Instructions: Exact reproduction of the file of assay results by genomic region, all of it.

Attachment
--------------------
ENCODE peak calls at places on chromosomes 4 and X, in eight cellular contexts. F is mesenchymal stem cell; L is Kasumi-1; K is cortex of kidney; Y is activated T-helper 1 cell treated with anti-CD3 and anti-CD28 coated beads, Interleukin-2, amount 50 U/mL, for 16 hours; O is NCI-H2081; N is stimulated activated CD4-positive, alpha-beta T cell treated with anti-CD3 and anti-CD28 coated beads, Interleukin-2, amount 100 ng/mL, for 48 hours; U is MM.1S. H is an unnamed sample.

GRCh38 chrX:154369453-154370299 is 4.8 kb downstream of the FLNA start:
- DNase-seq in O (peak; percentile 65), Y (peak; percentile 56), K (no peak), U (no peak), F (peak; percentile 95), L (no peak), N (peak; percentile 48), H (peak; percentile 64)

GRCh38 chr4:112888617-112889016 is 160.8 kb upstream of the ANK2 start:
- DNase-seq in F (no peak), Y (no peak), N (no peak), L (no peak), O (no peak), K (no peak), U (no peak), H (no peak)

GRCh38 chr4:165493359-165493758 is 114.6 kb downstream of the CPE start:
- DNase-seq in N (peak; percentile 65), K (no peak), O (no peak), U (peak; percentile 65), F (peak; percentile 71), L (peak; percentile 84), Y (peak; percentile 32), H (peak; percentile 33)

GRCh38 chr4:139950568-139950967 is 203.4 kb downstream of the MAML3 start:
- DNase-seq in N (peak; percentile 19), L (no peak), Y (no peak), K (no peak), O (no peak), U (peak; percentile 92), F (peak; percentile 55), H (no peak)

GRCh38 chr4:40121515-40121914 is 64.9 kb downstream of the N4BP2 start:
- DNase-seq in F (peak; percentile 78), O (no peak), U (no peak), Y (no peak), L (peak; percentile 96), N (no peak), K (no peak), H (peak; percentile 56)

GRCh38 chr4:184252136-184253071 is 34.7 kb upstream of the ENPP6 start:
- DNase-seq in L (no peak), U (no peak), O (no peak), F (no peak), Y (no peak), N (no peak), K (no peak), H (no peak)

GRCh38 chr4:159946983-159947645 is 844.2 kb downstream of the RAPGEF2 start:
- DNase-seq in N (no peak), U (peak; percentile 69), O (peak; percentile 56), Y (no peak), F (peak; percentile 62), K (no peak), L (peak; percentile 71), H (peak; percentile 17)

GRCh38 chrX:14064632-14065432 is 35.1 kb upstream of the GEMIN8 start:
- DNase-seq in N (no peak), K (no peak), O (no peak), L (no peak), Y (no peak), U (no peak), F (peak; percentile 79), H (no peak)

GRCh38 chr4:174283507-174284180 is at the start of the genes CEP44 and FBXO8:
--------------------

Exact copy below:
ENCODE peak calls at places on chromosomes 4 and X, in eight cellular contexts. F is mesenchymal stem cell; L is Kasumi-1; K is cortex of kidney; Y is activated T-helper 1 cell treated with anti-CD3 and anti-CD28 coated beads, Interleukin-2, amount 50 U/mL, for 16 hours; O is NCI-H2081; N is stimulated activated CD4-positive, alpha-beta T cell treated with anti-CD3 and anti-CD28 coated beads, Interleukin-2, amount 100 ng/mL, for 48 hours; U is MM.1S. H is an unnamed sample.

GRCh38 chrX:154369453-154370299 is 4.8 kb downstream of the FLNA start:
- DNase-seq in O (peak; percentile 65), Y (peak; percentile 56), K (no peak), U (no peak), F (peak; percentile 95), L (no peak), N (peak; percentile 48), H (peak; percentile 64)

GRCh38 chr4:112888617-112889016 is 160.8 kb upstream of the ANK2 start:
- DNase-seq in F (no peak), Y (no peak), N (no peak), L (no peak), O (no peak), K (no peak), U (no peak), H (no peak)

GRCh38 chr4:165493359-165493758 is 114.6 kb downstream of the CPE start:
- DNase-seq in N (peak; percentile 65), K (no peak), O (no peak), U (peak; percentile 65), F (peak; percentile 71), L (peak; percentile 84), Y (peak; percentile 32), H (peak; percentile 33)

GRCh38 chr4:139950568-139950967 is 203.4 kb downstream of the MAML3 start:
- DNase-seq in N (peak; percentile 19), L (no peak), Y (no peak), K (no peak), O (no peak), U (peak; percentile 92), F (peak; percentile 55), H (no peak)

GRCh38 chr4:40121515-40121914 is 64.9 kb downstream of the N4BP2 start:
- DNase-seq in F (peak; percentile 78), O (no peak), U (no peak), Y (no peak), L (peak; percentile 96), N (no peak), K (no peak), H (peak; percentile 56)

GRCh38 chr4:184252136-184253071 is 34.7 kb upstream of the ENPP6 start:
- DNase-seq in L (no peak), U (no peak), O (no peak), F (no peak), Y (no peak), N (no peak), K (no peak), H (no peak)

GRCh38 chr4:159946983-159947645 is 844.2 kb downstream of the RAPGEF2 start:
- DNase-seq in N (no peak), U (peak; percentile 69), O (peak; percentile 56), Y (no peak), F (peak; percentile 62), K (no peak), L (peak; percentile 71), H (peak; percentile 17)

GRCh38 chrX:14064632-14065432 is 35.1 kb upstream of the GEMIN8 start:
- DNase-seq in N (no peak), K (no peak), O (no peak), L (no peak), Y (no peak), U (no peak), F (peak; percentile 79), H (no peak)

GRCh38 chr4:174283507-174284180 is at the start of the genes CEP44 and FBXO8: